Blood Disorders

If you have been referred to a hematologist, there has likely been an abnormality detected from a blood test.  Hematologists care for patients with a variety of blood disorders, both benign and malignant.  The most common blood disorders that are considered benign include anemia and bleeding or clotting disorders.  Malignant blood disorders include leukemia, lymphoma and multiple myeloma.

Blood Basics

Blood has four basic components: white blood cells, red blood cells, platelets and plasma.

Each component has a special function:

  • White blood cells (leukocytes) fight infection
  • Red blood cells (erythrocytes) carry oxygen from the lungs to the heart,      organs and tissues
  • Platelets are necessary to make blood clot and prevent unnecessary bleeding
  • Plasma is the fluid that carries waste products from the blood to the liver and kidneys

Having too many or not enough of any of these components will result in abnormal blood tests and may result in specific health problems.  A hematologist will do further tests to determine what the cause of the blood abnormality is and how to best treat it.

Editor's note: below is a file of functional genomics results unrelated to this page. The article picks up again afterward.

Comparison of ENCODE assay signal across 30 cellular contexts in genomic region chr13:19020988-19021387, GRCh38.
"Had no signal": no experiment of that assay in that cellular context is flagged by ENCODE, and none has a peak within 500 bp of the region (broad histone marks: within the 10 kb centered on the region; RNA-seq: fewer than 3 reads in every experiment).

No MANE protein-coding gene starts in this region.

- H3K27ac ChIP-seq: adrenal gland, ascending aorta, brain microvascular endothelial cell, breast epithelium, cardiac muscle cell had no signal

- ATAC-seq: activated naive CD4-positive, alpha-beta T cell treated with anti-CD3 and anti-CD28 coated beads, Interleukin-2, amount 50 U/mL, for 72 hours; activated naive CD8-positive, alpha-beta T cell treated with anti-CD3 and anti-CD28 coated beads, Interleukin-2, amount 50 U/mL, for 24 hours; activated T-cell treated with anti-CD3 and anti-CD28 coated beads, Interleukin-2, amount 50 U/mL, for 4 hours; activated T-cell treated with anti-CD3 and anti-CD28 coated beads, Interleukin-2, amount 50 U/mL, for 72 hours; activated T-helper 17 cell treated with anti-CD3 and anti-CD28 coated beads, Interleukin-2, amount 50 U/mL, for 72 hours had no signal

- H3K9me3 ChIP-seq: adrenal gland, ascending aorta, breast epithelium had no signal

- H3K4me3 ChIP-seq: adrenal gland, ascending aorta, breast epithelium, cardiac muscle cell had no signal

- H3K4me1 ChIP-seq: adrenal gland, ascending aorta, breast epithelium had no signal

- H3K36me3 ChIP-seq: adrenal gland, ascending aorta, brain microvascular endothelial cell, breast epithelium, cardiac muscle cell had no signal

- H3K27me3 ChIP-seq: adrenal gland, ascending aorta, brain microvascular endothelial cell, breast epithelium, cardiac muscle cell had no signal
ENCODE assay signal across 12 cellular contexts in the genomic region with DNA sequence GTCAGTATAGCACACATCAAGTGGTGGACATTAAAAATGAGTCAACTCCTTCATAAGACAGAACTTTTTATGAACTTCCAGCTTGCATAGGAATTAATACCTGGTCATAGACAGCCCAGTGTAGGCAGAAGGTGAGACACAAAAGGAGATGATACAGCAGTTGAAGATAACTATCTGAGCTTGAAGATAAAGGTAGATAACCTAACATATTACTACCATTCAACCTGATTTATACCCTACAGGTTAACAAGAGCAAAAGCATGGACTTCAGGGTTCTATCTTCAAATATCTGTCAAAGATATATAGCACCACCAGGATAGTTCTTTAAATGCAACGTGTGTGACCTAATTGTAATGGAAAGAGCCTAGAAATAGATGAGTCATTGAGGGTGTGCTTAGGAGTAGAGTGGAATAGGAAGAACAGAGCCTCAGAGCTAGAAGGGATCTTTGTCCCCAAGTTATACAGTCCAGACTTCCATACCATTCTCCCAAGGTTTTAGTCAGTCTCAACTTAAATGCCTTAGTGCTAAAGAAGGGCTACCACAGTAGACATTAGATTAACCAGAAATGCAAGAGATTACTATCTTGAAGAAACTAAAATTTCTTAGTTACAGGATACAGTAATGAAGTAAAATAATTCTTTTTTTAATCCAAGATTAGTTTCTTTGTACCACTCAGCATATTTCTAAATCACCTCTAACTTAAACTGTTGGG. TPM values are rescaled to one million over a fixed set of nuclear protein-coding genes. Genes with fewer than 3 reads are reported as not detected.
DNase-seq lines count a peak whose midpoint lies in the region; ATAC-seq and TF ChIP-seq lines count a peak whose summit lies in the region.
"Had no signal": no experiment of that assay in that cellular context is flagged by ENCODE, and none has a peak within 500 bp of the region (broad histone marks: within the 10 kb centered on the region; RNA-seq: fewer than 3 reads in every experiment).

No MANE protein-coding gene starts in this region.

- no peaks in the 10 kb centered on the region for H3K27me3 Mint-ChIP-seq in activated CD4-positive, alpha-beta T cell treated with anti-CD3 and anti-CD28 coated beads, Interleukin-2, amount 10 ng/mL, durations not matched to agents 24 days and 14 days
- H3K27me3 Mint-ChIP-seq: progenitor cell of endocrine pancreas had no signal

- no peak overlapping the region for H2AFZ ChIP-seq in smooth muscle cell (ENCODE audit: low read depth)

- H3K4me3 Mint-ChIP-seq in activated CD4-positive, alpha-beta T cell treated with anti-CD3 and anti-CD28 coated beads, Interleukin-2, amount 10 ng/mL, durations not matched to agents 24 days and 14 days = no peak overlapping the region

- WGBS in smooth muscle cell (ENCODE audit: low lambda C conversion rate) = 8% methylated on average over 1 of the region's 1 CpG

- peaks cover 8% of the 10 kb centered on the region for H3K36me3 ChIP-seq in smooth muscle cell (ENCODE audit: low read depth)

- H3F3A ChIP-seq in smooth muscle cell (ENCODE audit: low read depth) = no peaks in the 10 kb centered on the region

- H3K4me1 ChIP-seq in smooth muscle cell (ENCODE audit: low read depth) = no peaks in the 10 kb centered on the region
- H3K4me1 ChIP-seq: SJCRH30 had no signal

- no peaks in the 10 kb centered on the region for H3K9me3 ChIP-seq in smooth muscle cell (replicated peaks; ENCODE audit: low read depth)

Bone marrow

Blood cells are produced and mature in the bone marrow.  It may be necessary for the doctor to do a bone marrow aspiration to detect why the marrow isn’t functioning correctly.  This simple procedure is done in the office under local anesthetic and takes less than half an hour.  The specimen is then sent to the pathology lab at the hospital for processing.  Results are usually available in 3-5 days.  Your insurance will be billed separately by the hospital and the pathologist for processing and reading the slides.

Did you know?

A bone marrow aspiration is NOT the same as a bone marrow transplant.  The aspiration is a diagnostic test; it allows for a sample to be taken and tested.  A bone marrow transplant is a life-saving measure that kills off a patient’s dysfunctional bone marrow and replaces it with treated/healthy marrow from the patient or a donor.  This often requires a lengthy hospitalization and recovery period.

Blood Disorders

Anemia is the most common blood disorder in America and may result from poor dietary habits, chronic diseases (i.e., kidney failure), and intestinal problems, to name a few.  It is diagnosed with a simple CBC (complete blood count) showing a low hemoglobin; to determine the specific type or cause of anemia, other lab work may be required.    More information about anemia can be found here 

Bleeding disorders range from hemophilia, which is rare, to von Willebrand disease, which is much more common in the US.  Some bleeding disorders occur because there are too few platelets, or they don’t function correctly.  You can find more information about bleeding disorders and their causes here.

Clotting disorders occur when platelets malfunction and create a blockage (thrombosis) of an artery or vein.  Treatment with anticoagulants will likely be necessary to dissolve the clot.  When a clot dislodges and moves, it is referred to as an embolism which can be very dangerous, even fatal.  More information about clotting disorders can be found here.